The Food and Drugs Authority (FDA) has put in place a monitoring mechanism to keep an eye on the rollout of the malaria vaccine in Ghana.
The FDA will be working in tandem with the Expanded Programme on Immunisation (EPI).
In Ghana, the vaccine, which was introduced on May 1, 2019 is being implemented in the Bono, Ahafo, Bono East, Volta, Oti and Central regions, according to service.
The FDA in a statement said these monitoring measures are to ensure that “any adverse events following [the] immunisation are promptly identified and reported to the FDA through its established safety monitoring system.”
The statement added that: “selected healthcare professionals have also been specifically trained by the FDA and the EPI and resourced by the Ghana Health Service to visit healthcare facilities in vaccination districts to monitor, detect and report safety issues that are suspected to have occurred after receiving the Mosquirix vaccine.”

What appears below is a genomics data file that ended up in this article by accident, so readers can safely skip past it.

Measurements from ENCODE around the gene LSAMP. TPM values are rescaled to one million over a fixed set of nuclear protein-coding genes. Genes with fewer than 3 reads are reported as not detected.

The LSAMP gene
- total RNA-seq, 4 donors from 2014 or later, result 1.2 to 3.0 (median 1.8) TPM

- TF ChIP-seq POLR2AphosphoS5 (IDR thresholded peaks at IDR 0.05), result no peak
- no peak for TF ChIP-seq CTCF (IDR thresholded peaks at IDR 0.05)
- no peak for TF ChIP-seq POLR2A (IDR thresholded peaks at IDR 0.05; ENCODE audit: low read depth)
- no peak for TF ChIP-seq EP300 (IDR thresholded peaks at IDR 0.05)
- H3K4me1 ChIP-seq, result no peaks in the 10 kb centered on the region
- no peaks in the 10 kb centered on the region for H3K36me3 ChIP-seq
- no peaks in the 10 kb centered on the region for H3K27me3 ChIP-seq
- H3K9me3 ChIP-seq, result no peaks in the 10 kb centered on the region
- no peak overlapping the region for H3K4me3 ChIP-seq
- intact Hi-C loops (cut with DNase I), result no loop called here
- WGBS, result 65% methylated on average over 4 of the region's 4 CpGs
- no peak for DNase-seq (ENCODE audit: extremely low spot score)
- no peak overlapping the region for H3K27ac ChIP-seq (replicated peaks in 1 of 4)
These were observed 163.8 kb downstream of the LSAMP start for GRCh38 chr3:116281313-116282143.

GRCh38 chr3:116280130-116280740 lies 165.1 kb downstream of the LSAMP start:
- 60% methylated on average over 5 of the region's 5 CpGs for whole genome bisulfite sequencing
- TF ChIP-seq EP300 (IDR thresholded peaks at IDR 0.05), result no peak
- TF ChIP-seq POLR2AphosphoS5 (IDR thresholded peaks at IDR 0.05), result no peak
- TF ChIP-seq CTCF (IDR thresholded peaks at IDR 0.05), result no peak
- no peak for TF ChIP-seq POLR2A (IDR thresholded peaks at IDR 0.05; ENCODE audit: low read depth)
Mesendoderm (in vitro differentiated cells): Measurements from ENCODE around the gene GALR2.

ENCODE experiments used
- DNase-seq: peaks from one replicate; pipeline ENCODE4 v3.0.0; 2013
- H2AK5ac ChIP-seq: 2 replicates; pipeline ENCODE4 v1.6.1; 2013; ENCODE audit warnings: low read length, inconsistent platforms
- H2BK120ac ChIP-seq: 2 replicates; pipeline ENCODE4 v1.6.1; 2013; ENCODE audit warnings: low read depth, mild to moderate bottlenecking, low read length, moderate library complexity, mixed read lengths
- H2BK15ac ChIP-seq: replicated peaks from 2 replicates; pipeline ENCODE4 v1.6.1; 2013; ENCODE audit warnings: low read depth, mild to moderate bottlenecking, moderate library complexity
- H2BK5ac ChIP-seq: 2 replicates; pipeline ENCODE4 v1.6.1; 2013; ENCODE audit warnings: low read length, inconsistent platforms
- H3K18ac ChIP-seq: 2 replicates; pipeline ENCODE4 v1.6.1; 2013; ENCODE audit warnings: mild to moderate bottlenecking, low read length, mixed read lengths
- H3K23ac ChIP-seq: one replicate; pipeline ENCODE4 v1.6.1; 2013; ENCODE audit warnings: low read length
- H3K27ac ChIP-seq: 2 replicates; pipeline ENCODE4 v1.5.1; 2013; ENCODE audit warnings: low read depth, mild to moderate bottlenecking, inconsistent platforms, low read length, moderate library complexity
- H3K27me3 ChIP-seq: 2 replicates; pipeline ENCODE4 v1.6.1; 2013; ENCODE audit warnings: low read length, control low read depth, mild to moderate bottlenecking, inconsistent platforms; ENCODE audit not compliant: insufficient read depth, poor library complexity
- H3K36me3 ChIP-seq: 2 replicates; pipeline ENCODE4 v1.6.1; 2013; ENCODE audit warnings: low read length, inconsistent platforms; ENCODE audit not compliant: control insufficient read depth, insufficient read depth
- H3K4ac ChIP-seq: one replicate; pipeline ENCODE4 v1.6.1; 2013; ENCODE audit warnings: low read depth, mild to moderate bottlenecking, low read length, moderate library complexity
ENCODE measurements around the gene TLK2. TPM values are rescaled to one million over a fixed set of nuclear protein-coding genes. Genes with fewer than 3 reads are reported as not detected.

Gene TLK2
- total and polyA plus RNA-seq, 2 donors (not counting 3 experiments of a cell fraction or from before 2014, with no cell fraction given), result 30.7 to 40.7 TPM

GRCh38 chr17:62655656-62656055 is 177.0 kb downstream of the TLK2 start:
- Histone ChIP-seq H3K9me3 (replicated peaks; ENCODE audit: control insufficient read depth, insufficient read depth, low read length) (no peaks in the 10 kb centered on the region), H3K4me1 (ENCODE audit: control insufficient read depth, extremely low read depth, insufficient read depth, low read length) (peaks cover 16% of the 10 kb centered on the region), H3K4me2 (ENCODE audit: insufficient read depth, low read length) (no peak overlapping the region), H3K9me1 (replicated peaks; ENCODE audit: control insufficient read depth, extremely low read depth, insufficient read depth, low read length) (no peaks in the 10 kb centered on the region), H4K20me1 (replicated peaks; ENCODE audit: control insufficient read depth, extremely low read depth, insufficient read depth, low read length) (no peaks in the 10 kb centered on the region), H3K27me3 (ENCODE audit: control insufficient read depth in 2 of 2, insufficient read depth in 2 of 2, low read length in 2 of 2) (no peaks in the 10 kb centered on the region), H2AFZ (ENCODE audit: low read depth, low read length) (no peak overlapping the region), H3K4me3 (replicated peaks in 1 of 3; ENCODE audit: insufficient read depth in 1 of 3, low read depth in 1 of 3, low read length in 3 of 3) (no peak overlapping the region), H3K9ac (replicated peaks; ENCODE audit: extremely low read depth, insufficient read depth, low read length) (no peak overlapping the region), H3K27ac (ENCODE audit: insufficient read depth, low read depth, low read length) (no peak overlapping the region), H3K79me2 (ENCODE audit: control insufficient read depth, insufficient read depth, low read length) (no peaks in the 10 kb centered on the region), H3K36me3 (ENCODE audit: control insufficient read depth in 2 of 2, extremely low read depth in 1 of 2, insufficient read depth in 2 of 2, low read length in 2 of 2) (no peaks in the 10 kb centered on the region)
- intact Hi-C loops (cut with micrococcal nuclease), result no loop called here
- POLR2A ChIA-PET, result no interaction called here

If identified, the FDA assured that any side effects will be “promptly investigated.”
The vaccine, known as RTS, or Mosquirix, took GSK, formerly GlaxoSmithKline, more than 30 years to develop.
After initial tests, the vaccine was expanded to cover some 360,000 children in Malawi, Ghana and Kenya to see how well the vaccine works in real-world situations.
This is part of routine immunization programs run by African health ministries.
The vaccine works by triggering the immune system to defend against the first stages of the disease shortly after the malaria parasite enters the bloodstream.
Persons adversely affected by malaria vaccine to be compensated – GHS
The Ghana Health Service (GHS) had said that measures have been put in place to compensate persons who may be affected adversely after receiving the malaria vaccine.
According to the GHS, a committee has been set up to look into cases of negative health implications to users of the vaccine.
Speaking to Citi News, Director General of GHS, Dr Anthony Nsiah-Asare said the vaccine has been certified by the Food and Drugs Authority, and it’s therefore, safe for use.
He said the “Adverse Event Following Immunization (AEFI) committee” monitors closely the vaccination process and “looks at the causal effect and makes sure that we compensate and manage them when they have any problems.”
Find below the full statement from the FDA
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